Problems at the floodgates - Part 1
It's funny what happens when you start a blog. You find out how big the internet is. Lots of people who you didn't know before start contacting you.
One such person is someone I'll call "Deep Flood." Deep Flood is not associated with the Corps of Engineers or any of its contractors. Deep Flood sent me the pictures of the outfall floodgate sites you'll see below and in future postings. The pictures were taken within the last two weeks. They form the basis for a five part special series of reports starting today. The storylines they tell... well, they'll emerge as you read each part.
The problems these photos - and my text - will document over this series are not the ones you've heard about in the media, but in many respects they are just as serious. They are problems with security, with safety, with the environment, and with the Corps' sense of urgency. They make one ask big questions about the floodgates, like "How robust is the design?" and "Will they work at all?"
These are not problems the Corps would willingly admit to, so I'm giving them a push. At the end, I'll give you some suggestions on how to make your voice heard as well. Because all of New Orleans is depending on the Corps to do things right and to do things quickly at the floodgates. From what I've seen, they are doing neither.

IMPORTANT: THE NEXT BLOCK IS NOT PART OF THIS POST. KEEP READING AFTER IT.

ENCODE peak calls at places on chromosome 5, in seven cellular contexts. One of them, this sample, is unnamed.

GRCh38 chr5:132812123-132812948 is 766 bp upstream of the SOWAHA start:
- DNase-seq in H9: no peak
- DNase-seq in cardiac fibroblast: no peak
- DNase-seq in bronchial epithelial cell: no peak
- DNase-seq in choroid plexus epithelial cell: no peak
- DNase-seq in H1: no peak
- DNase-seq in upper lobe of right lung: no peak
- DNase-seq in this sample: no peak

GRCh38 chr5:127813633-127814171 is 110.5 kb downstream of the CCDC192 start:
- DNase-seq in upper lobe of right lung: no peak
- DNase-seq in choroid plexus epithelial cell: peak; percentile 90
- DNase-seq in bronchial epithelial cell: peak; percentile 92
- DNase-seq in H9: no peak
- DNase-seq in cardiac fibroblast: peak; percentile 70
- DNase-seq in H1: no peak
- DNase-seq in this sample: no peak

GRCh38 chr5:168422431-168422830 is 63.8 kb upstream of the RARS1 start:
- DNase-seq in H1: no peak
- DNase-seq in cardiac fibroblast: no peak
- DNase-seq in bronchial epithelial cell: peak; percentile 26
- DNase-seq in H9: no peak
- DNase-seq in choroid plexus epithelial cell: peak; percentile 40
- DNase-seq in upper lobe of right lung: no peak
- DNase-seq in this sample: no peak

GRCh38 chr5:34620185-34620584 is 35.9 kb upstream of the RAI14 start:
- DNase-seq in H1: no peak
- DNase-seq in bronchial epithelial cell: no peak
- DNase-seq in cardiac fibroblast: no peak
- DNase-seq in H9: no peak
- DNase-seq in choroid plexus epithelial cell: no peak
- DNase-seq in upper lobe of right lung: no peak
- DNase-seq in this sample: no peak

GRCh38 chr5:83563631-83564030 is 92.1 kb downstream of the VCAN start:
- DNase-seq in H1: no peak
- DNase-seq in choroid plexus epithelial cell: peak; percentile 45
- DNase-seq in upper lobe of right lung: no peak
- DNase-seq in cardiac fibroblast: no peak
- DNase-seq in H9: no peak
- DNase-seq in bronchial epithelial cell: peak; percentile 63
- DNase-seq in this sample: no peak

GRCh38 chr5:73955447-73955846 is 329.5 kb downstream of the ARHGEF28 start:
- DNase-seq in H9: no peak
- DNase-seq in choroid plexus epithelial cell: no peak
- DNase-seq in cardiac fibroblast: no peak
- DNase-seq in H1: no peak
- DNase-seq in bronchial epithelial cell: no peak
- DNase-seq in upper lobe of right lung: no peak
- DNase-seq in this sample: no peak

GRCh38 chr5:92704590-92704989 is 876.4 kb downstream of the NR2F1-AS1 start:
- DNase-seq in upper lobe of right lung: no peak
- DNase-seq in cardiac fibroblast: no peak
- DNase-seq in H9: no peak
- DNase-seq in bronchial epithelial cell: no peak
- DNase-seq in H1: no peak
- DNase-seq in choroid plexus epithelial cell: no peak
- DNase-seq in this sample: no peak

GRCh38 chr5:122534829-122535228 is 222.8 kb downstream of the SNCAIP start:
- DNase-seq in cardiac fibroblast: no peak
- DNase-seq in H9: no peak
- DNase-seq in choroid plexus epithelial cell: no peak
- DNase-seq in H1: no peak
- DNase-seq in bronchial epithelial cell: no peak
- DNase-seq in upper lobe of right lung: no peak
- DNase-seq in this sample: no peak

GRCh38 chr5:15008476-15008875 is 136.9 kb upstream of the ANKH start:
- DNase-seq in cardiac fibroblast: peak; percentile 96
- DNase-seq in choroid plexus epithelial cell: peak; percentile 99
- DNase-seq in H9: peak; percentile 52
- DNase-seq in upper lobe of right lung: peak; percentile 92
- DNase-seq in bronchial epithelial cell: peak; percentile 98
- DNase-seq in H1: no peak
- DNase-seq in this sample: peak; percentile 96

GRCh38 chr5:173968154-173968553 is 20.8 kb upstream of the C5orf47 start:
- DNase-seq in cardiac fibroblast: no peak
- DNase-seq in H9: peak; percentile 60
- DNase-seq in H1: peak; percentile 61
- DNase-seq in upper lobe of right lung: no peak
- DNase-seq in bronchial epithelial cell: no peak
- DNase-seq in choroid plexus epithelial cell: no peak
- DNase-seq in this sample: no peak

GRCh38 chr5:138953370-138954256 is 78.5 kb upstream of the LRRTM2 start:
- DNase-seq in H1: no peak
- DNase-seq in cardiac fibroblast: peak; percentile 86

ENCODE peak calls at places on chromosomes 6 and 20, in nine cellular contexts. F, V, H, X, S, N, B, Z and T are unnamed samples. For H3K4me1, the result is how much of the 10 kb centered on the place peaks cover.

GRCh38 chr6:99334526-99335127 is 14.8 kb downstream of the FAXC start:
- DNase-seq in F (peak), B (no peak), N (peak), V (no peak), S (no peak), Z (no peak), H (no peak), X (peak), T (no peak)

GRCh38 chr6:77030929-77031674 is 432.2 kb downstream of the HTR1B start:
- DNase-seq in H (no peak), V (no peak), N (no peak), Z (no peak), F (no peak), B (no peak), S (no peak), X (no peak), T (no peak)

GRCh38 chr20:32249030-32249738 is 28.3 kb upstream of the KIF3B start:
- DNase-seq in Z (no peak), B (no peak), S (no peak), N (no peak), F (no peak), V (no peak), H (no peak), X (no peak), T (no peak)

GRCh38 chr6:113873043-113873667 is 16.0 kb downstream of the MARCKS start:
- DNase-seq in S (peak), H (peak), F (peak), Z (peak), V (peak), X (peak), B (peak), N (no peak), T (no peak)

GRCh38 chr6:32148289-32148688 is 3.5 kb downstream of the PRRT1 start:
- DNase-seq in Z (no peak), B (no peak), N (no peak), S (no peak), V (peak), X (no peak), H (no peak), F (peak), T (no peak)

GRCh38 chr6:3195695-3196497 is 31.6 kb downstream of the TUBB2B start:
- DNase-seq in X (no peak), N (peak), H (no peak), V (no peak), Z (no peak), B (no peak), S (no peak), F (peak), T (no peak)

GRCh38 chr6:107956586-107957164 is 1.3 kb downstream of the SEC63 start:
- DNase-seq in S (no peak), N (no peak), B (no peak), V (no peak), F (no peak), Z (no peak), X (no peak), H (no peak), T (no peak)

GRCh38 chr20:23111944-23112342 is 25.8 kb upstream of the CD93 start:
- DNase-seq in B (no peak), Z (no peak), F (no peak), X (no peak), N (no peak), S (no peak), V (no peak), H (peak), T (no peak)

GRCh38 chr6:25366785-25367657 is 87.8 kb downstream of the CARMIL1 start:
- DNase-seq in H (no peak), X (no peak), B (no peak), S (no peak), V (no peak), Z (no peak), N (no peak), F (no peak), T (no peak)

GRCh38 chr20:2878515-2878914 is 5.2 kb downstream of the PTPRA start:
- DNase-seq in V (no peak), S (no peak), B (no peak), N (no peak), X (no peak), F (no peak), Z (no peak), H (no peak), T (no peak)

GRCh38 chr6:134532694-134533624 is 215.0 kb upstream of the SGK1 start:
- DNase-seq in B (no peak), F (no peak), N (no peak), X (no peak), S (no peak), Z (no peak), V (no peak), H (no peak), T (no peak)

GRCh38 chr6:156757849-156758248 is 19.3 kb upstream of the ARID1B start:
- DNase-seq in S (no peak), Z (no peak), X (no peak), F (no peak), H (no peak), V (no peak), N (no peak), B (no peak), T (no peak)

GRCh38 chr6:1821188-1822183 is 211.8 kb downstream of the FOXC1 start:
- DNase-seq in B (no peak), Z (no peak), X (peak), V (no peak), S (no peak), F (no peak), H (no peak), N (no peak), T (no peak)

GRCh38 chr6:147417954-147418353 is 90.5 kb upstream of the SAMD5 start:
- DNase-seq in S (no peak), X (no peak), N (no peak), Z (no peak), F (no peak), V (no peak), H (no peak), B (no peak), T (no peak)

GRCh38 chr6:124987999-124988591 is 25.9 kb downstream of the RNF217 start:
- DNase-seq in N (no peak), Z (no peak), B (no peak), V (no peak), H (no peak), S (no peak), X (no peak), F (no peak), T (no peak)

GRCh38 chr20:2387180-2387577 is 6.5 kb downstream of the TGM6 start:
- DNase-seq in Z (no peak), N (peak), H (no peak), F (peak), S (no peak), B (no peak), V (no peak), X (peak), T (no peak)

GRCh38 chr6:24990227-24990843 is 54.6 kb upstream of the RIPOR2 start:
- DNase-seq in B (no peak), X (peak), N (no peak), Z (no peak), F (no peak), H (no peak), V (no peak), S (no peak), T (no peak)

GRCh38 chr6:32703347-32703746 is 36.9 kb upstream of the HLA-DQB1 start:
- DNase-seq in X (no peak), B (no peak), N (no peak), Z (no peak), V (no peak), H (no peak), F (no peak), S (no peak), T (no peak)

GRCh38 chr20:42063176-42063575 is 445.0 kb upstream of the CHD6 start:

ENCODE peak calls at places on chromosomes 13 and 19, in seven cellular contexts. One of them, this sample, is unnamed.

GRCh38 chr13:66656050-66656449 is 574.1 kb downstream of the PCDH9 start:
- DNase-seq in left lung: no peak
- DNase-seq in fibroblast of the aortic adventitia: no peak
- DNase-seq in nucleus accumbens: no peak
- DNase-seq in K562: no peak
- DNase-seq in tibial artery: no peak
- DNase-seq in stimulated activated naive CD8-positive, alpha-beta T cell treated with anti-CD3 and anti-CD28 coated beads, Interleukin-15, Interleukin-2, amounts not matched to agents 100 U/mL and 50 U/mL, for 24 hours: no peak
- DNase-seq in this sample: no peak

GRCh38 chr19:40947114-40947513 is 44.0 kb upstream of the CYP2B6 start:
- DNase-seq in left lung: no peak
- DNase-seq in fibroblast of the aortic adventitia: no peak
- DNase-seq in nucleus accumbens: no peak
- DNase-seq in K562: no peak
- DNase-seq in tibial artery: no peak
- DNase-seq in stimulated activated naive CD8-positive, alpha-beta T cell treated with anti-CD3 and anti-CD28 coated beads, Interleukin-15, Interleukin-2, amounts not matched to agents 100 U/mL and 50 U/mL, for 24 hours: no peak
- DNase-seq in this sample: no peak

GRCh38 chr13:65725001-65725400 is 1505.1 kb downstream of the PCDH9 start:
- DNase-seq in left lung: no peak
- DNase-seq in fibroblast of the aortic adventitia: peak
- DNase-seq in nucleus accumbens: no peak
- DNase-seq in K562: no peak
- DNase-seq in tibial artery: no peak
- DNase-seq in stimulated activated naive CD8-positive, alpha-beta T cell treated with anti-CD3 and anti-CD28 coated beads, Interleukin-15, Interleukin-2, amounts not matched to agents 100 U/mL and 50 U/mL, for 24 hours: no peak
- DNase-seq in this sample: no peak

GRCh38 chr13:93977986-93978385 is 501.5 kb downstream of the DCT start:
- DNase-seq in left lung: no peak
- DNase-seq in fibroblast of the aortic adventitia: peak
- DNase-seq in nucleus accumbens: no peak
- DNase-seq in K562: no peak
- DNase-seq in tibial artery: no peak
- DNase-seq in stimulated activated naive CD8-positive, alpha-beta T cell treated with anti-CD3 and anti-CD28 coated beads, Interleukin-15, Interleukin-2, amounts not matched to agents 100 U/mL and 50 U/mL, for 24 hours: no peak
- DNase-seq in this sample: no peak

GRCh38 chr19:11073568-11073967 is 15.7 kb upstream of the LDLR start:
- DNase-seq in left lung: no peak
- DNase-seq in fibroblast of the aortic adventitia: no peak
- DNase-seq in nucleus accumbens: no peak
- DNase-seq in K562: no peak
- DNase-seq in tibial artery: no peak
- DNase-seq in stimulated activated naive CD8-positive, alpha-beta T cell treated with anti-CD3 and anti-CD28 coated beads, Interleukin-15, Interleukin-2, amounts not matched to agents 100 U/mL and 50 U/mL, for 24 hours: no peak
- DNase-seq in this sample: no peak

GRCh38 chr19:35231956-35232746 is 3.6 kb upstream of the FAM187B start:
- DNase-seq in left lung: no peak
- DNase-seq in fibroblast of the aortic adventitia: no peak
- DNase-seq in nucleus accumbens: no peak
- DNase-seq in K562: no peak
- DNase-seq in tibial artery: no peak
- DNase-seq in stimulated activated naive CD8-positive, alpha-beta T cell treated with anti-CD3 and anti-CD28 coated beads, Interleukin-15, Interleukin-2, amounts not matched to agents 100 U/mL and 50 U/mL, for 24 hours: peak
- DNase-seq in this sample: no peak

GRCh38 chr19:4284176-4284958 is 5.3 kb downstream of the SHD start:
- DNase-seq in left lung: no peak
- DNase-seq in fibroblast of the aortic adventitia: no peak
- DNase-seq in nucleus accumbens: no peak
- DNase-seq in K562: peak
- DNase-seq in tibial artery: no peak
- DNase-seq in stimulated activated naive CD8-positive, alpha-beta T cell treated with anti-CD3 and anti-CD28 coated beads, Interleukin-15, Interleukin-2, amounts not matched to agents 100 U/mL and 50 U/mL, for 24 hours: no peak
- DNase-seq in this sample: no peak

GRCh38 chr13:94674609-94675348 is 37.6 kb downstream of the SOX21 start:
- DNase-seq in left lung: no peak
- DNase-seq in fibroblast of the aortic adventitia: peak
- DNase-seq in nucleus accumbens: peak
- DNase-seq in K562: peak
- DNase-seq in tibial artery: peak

First, a little orientation. Here's a very recent overhead shot of the 17th Street canal floodgate site. It was taken from the Corps' own website, and according to the caption, dates from September 14, 2006.
This picture is looking from the lake back toward New Orleans. So the camera is facing roughly south (the canal is on an almost direct north-south line). The gates themselves are toward the middle bottom of the picture. You can see the pumps just to the south of the gates (remember, south is up in this picture) and their discharges on the north side. I've labeled the platforms that hold the diesel drive units for the pumps (the yellow things on each platform are the actual engines). There are a bunch more yellow engines across the deck of the gate structure. These power other pumps that are actually on the structure itself. I've also noted the locations of expansions of pumping capacity. Note that the Jefferson side is still waiting for a previously announced quartet of pumps. On the Orleans side, two extra are planned, but only one has been installed.
Many of the pictures below are in the vicinity of the east drive platform.
Today: Part One - Security
Part 1: Security
Let's first look at the massive lack of even basic security. It is apparent from the pictures below that anyone can go anywhere on these sites. At 17th Street, there are large gates at each of the three vehicular entrances fronting Old Hammond Highway. You can see the locations on a map here (the satellite photo is obviously pre-Katrina). I've called them "Main gate," "West bank gate," and "East bank gate." Here's a picture from the Corps of Engineers website dated September 14, 2006, on which I've annotated the gate locations.
The security gates look very impressive from the street. They're eight foot high chain link fence with a sturdy chain and padlock. The problem is that they are a Potemkin Village. Because when you go to the back of the site on the Orleans Parish side…